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SSB sediment characterisation (DY008, DY021, DY030, DY034)

These data are made available under UK Open Government Licence with NERC preamble

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Shelf Sea Biogeochemistry sediment characterisation.

Author(s) Silburn B.E. (1); Sivyer D.B. (1); Kroeger S. (1); Parker R. (1); Mason C. (1); Nelson P. (1); Bolam S.G. (1); Thompson C. (2)

(1) Centre for Environment, Fisheries and Aquaculture Science Lowestoft Laboratory; (2) University of Southampton School of Ocean and Earth Science

Subject oceans, geoscientificInformation, biota

This data set contains sediment characterisation data collected from NIOZ cores in the Celtic Sea across four surveys (DY008, DY021, DY030, DY034) on-board the RRS Discovery (2014-2015). The data were collected at four sampling sites (A, G, H, I) and over a spatial survey carried out on DY021. The author does not have any concerns over the quality of the data set and values are consistent with similar data reported in the wider literature. Samples for sediment characterisation were collected using the NIOZ box corer with 300mm diameter cylindrical barrel. Clear plastic tubes were then inserted into the sediment to collect undisturbed sediment cores for Particle size analysis (PSA)/Organic carbon and Nitrogen (OCN) and syringes with the barrel end cut off were used to collect cores for Rapid fines assessment (RFA) and Porosity/Chlorophyll. All samples were then sliced to known depths. PSA was carried out following the NMBAQC method using a combination of sieve and laser diffraction (Mason 2011). OCN was determined from freeze dried sediment, which was ground and analysed using the Carlo Erba EA1108 Elemental analyser (Kirsten, 1979). RFA was completed through image analysis in Adobe Photoshop CS5 using a novel method (Silburn et. al In Prep). Sediment Chlorophyll samples were freeze dried and a known weight (~0.5g) of dried sediment was extracted in 90% acetone using a modified method of that described by Tett et al (1987). The extracted pigment was then measured using either spectrophotometry (DY008) (HMSO 1980) or fluorescence (DY021, DY030, and DY034) (Tett et al 1987). Porosity samples were weighed, freeze dried and weighed again to get the dry:wet sediment weight ratio (Danielson and Sutherland 1986). Permeability was then calculated from porosity (Engelund 1953). The data were collected as part of the Shelf Sea Biogeochemistry (SSB) research programme as part of the Biogeochemistry, Macronutrient and Carbon Cycling in the benthic layer (BMCC) research programme. SSB was co-funded by the Natural Environment Research Council (NERC) and the Department for Environment, Food and Rural Affairs (Defra). The programme took a holistic approach to the cycling of nutrients and carbon and the controls on primary and secondary production in UK and European shelf seas, to increase understanding of these processes and their role in wider biogeochemical cycles. Sample collection in the field carried out by Briony Silburn, Dave Sivyer, Claire Mason, Paul Nelson, Stefan Bolan (Centre for Environment Fisheries and Aquaculture Science) and Charlie Thompson (Ocean and Earth Science, University of Southampton). The British Oceanographic Data Centre (BODC) created the metadata entry and is responsible for holding master copies of the data.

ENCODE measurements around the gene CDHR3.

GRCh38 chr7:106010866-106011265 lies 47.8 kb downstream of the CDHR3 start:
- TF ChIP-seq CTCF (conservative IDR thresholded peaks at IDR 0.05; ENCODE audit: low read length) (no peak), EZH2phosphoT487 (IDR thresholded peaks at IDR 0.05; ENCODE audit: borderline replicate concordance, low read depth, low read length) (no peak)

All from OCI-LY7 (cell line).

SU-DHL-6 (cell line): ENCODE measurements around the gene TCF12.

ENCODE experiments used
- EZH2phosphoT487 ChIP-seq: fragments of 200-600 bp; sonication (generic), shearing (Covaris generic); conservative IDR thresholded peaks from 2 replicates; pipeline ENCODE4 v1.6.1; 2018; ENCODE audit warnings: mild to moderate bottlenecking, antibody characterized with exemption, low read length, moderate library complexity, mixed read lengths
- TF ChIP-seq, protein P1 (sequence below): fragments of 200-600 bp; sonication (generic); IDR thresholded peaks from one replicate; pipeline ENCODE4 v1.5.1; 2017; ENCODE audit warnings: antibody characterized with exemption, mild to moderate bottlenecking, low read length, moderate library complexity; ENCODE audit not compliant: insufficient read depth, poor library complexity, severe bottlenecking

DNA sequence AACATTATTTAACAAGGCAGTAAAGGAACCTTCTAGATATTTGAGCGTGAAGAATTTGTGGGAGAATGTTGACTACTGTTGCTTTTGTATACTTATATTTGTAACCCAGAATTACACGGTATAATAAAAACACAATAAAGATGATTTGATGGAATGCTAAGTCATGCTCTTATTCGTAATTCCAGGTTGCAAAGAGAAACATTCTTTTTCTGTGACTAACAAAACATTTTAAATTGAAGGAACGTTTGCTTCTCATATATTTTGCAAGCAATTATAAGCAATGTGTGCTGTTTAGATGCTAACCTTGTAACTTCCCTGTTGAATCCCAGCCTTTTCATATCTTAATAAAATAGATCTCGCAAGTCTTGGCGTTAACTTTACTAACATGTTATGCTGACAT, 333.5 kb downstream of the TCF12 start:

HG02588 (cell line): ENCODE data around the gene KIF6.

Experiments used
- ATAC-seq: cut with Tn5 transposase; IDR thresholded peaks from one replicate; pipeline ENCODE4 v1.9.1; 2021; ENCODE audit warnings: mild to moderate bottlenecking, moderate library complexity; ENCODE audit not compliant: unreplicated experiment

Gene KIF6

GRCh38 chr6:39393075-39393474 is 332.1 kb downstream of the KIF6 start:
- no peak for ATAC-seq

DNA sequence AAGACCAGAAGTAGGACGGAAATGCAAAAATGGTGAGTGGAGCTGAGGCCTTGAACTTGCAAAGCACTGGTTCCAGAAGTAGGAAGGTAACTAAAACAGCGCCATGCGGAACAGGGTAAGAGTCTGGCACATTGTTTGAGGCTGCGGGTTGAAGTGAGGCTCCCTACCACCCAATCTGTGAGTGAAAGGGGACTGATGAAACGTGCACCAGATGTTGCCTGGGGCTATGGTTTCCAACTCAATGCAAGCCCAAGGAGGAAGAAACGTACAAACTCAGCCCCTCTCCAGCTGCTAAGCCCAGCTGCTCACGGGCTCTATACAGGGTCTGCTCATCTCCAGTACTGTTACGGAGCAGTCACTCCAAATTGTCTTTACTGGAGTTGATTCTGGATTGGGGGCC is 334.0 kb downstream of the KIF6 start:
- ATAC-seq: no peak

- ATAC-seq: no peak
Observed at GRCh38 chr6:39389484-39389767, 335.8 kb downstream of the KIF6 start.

Temporal coverage 01 March 2014 - 31 August 2015
Spatial coverage Celtic Sea
File format Delimited, Documents
Language English
Discovery metadata record Link to the related European Directory of Marine Environmental Data (EDMED) record
Publisher British Oceanographic Data Centre - Natural Environment Research Council, UK
Publication date 02 February 2017
Digital Object Identifier (DOI) doi:10.5285/47110529-757c-40b5-e053-6c86abc0eddc
Short DOI doi:10/bx6d
Citation text Silburn B.E.; Sivyer D.B.; Kroeger S.; Parker R.; Mason C.; Nelson P.; Bolam S.G.; Thompson C.(2017). Shelf Sea Biogeochemistry sediment characterisation. British Oceanographic Data Centre - Natural Environment Research Council, UK. doi:10.5285/47110529-757c-40b5-e053-6c86abc0eddc